2. International exposure of some sort (preferably Latin America).
  3. Working with farmers.
  4. Analyzing data.

Step 2: Create Your Marketability List. Brainstorm a list of the top five (or possibly less/more) industry areas/specific careers that you are considering. Now, rank this list according to how marketable you believe each role is, meaning which career would provide you with the greatest amount of skills/experiences that translate to the other fields (Note: this may require further discussion with a career coach or looking up relevant job postings to determine what skillsets and qualifications are required for such positions). We will call this the Marketability List.

My student’s Marketability List consisted of:

  1. Food & Beverage Supply Chain
  2. Agribusiness Consulting
  3. U.N. Adviser or Delegate
  4. NGO
  5. Chef

Step 3: Create Your Spreadsheet. Use a spreadsheet in Excel or Word, or create a table of your own and write out each of the items on your Fulfillment List along the first column on the left. Then write out each item on your Marketability List across the top row.

Analyzing one item from your Fulfillment List at a time, go across each row and rank how well you believe that position/industry will satisfy that item of fulfillment with 1=least fulfillment and 5=most fulfillment (if you cannot decide between two items, you can give them the same number, and rank the rest accordingly). Use the last row to calculate totals.

*Marketability (across)

*Fulfillment (down)

Food & Beverage

Agribusiness Consulting

United
Nations

NGO

Chef

GMO v. Organic

3

5

2

4

1

International

2

4

5

3

1

Farmers

2

5

3

4

1

Data

2

5

4

3

1

TOTAL

10

19

14

14

4



Step 4: Weighing Your Results. Once finished, your totals should indicate which career/industry on the Marketability List is your greatest source of possible fulfillment. Now, you yourself must weigh the importance of marketability vs. fulfillment to determine what is ultimately the best direction for you to pursue (keep in mind that it may be easier to find fulfillment higher up the career ladder in a given field than it is to eventually acquire the marketability to move through fields that is found at earlier stages in your career).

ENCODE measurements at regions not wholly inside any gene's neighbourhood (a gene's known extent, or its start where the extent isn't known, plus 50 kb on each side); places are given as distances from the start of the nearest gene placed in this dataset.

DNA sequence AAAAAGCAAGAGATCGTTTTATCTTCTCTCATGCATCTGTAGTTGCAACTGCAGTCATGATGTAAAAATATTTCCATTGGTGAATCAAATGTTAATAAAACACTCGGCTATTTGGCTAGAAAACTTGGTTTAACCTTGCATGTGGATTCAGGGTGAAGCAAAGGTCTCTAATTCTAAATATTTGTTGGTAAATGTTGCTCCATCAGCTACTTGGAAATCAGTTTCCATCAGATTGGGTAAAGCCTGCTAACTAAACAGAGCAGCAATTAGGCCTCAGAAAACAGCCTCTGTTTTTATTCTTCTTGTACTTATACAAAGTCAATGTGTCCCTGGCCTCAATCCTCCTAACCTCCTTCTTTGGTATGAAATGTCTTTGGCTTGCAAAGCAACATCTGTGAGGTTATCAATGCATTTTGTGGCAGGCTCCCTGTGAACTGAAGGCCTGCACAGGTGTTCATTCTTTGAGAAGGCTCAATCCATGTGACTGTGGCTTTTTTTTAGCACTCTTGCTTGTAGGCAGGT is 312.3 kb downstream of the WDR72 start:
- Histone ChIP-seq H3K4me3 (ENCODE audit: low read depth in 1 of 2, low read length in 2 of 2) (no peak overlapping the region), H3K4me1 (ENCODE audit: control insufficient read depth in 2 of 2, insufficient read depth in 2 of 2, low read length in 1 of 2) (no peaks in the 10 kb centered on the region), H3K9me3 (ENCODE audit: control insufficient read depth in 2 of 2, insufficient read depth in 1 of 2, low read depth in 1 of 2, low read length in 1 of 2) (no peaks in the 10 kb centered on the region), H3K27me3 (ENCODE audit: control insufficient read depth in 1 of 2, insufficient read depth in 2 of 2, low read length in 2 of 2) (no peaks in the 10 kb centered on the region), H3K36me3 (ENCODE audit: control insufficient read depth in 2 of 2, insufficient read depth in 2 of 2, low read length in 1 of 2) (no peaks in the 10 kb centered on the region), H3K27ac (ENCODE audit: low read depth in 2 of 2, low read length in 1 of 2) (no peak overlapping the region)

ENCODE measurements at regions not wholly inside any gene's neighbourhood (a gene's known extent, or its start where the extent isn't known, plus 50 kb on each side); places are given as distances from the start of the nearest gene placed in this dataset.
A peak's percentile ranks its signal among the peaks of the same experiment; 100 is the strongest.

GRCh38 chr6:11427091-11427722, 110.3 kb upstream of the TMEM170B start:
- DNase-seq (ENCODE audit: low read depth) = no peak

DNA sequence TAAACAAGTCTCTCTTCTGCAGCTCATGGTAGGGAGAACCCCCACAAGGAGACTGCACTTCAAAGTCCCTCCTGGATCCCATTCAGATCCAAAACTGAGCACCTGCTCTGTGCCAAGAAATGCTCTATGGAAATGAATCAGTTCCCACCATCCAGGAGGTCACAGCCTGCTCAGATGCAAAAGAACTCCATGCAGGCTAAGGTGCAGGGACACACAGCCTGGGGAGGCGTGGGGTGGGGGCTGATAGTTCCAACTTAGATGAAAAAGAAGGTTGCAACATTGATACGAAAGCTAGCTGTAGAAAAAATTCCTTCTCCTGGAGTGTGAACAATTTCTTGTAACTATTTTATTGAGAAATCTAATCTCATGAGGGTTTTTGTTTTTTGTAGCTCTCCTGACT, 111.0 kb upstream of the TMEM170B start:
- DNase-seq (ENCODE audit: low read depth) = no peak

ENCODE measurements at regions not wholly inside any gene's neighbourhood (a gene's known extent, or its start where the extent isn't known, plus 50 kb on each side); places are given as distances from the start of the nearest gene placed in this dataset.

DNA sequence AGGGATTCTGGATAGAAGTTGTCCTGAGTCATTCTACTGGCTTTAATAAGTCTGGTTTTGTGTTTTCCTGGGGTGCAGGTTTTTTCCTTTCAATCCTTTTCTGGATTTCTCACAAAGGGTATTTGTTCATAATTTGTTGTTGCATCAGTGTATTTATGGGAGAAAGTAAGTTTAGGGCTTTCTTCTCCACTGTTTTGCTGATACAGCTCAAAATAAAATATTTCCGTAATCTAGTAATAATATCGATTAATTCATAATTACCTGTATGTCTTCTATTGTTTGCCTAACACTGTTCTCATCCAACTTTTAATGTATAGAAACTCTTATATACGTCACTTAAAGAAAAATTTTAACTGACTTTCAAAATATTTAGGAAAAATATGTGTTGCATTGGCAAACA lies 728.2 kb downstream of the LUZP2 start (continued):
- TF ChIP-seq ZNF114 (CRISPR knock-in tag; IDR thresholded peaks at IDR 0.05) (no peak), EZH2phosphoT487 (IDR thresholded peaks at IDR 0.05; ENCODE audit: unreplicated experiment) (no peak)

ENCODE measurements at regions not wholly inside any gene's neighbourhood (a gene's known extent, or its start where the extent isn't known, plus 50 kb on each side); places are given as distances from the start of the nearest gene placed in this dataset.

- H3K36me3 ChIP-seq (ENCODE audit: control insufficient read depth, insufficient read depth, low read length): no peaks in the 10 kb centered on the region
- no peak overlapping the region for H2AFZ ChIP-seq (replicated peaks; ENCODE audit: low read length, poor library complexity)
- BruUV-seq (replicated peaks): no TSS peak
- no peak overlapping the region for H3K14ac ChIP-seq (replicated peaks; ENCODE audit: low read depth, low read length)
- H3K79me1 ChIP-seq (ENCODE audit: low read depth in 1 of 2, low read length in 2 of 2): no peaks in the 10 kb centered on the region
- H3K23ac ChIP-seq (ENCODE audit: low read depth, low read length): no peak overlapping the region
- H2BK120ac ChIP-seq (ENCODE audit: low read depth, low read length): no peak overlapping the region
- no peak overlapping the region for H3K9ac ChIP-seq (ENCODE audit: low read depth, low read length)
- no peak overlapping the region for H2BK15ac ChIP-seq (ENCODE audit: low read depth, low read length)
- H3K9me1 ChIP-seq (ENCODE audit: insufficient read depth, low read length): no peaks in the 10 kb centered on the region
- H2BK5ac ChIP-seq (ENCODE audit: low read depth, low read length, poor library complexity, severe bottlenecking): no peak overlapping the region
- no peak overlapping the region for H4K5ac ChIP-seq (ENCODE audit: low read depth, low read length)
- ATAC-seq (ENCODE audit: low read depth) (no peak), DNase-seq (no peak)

So according to my student’s list, agribusiness consulting appears to be the direction to pursue at this time based on its superior score in the Marketability List blended with its high ranking on the Fulfillment List. The ranking done for the Fulfillment and Marketability List prior to making the table is essentially nullified by creating the table, but these lists can be used to add greater value to a certain item (ex. if my student thought that the marketability of working for a food & beverage supply chain was immensely greater than going into agribusiness consulting, she may take that into consideration when reviewing the final result).

Conclusion: Quite frankly, this activity is not perfect, but nothing is really perfect when it comes to the uncertainty of career exploration. Career exploration is a lot more trial and error than anything else. A coaching appointment isn’t about providing the student with that ideal career and assuming everything will be perfect afterwards; that, at last, they will have crossed the finish line of fulfillment that everyone is running toward. Our goal as coaches is to provide students with a sense of direction; to assist them in identifying which “trials” are of greatest interest so that they can gain marketable experience while learning more about what they like about work, what they don’t like about work, and then use that information to refine their career journey and ideas of fulfillment in the workplace.

When faced with a multitude of seemingly immeasurable choices, and the analysis-paralysis tied to these decisions, we can help our students find comfort in utilizing well-thought out, quantifiable measures to guide their career exploration process. The sooner we motivate our students to begin their career “trials”, the closer they will be to understanding what makes them feel fulfilled and which careers provide the opportunity for such fulfillment.

Download the Marketability Activity document to try this activity with your students.